Moreover, Nigeria should prioritize intelligence sharing and joint military operations with neighboring countries to combat terrorism, curb arms proliferation, and enhance regional security. By pooling resources, intelligence, and military capabilities, West African nations can collectively address the threats posed by terrorist organizations and insurgent groups that exploit the power vacuums created by political instability. Furthermore, Nigeria must actively promote economic development and regional integration as a means to address the underlying socio-economic factors that contribute to political unrest. By fostering trade partnerships, encouraging investments, and supporting infrastructure development, Nigeria can help alleviate poverty, create employment opportunities, and enhance regional stability. This approach will not only mitigate the appeal of military takeovers but also foster a sense of shared prosperity and cooperation among nations.

Ultimately, Nigeria’s pivotal role in foiling the alleged confederation movement and restoring stability to the West African subregion cannot be overstated. By employing a comprehensive strategy that combines diplomatic finesse, regional cooperation, and robust security measures, Nigeria can help foster genuine reconciliation, return democracy to those states, curb political instability, combat terrorism, ensure arms control, and promote economic development. Nigeria must seize this opportunity to assert its leadership and work tirelessly towards a future of peace, democracy, and prosperity in the West African sub-region.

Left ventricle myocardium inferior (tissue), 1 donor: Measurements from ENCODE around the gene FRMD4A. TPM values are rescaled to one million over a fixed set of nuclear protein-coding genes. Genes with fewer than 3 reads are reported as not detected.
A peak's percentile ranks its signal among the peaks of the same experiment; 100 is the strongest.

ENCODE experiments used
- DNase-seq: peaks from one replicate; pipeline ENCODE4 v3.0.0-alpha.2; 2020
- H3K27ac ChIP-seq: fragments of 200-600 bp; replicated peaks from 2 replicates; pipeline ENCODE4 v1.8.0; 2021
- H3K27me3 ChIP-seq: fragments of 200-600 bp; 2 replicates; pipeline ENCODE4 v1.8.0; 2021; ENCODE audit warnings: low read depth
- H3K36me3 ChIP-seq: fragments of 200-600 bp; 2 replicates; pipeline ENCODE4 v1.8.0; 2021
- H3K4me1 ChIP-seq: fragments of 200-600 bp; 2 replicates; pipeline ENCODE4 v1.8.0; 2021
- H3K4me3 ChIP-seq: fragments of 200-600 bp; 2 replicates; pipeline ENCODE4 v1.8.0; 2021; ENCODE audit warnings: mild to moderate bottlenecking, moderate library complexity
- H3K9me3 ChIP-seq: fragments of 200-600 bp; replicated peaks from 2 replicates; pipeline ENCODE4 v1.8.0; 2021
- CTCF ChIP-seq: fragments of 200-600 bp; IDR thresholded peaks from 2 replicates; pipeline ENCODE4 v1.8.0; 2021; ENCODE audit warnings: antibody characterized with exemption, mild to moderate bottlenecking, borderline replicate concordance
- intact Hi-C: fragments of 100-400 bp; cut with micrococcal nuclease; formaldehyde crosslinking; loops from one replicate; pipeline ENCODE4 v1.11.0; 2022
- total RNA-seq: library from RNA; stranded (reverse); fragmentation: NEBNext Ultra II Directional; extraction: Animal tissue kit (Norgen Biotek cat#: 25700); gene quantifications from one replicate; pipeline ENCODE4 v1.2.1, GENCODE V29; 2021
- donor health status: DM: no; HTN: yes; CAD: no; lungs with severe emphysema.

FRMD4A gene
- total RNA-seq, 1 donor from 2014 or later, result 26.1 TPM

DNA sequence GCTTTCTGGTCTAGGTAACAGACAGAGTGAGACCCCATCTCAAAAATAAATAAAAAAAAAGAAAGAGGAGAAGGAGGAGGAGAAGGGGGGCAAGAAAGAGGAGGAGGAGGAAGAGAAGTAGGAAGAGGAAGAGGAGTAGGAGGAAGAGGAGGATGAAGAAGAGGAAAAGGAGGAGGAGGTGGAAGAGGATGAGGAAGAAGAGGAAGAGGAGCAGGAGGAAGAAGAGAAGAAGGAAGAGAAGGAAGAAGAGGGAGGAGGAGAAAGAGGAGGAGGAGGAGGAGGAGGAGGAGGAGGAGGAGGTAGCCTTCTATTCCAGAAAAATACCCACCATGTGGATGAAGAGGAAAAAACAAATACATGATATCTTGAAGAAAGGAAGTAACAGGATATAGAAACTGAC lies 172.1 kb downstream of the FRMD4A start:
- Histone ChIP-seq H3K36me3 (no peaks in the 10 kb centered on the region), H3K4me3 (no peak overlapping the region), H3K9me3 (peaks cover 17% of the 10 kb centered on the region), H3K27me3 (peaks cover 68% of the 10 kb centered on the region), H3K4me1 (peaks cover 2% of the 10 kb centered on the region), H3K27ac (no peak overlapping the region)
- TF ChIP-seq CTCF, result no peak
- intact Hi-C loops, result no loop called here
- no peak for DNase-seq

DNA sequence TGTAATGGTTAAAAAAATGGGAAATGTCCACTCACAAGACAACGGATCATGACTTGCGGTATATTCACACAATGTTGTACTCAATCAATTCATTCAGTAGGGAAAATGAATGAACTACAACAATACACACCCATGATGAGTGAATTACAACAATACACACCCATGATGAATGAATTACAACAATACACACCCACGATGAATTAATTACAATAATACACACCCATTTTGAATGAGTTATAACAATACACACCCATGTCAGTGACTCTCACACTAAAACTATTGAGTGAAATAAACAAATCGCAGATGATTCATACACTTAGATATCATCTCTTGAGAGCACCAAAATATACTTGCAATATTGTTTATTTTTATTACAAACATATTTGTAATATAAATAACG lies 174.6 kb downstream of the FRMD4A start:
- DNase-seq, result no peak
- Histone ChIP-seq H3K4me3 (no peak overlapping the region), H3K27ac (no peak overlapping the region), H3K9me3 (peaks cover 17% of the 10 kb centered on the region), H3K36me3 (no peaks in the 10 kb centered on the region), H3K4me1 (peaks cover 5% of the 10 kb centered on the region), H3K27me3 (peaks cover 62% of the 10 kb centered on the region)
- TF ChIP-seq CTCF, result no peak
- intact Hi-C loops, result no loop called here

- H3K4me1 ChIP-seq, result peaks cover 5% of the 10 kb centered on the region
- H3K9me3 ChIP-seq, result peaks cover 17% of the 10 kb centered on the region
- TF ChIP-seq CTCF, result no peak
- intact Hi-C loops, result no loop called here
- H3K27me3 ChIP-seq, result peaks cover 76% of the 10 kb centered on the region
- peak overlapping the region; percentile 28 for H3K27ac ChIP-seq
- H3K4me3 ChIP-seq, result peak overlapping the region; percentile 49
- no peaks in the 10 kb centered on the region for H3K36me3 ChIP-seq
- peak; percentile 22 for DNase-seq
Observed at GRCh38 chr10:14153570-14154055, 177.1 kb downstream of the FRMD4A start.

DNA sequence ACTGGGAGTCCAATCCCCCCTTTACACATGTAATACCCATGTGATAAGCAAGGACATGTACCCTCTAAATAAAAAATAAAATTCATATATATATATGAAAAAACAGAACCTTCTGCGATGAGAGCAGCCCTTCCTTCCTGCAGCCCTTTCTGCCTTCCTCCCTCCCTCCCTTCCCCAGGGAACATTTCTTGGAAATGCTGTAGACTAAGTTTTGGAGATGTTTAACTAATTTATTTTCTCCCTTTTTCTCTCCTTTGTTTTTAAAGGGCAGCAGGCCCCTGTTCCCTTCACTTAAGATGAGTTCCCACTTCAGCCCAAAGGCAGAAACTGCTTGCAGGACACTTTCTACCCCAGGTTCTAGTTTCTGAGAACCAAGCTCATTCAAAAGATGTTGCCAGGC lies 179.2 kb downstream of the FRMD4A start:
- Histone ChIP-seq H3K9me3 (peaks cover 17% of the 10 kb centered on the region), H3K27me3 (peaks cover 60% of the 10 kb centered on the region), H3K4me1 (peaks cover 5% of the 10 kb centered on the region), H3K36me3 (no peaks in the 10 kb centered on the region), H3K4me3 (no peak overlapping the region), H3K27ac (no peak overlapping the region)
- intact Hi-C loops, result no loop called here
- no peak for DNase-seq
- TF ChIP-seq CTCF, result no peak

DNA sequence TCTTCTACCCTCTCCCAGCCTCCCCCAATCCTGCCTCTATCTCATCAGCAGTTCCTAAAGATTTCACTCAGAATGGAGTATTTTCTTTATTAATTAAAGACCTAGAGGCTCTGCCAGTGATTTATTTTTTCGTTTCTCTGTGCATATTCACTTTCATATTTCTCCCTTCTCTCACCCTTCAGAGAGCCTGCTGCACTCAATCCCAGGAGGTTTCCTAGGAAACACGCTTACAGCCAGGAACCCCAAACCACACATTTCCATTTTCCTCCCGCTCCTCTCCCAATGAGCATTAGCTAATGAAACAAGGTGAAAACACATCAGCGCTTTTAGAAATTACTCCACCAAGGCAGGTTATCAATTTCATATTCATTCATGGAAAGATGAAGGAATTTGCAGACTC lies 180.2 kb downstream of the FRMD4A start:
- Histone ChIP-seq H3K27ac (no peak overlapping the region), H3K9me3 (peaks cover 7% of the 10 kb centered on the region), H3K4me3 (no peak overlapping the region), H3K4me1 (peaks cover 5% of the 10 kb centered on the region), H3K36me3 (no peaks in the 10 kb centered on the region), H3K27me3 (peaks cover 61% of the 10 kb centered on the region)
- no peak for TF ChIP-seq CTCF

Iranloye Sofiu Taiye (Optimism Mirror) is a political/public affairs analyst, writer, public speaker, and youth advocate. Can be reached via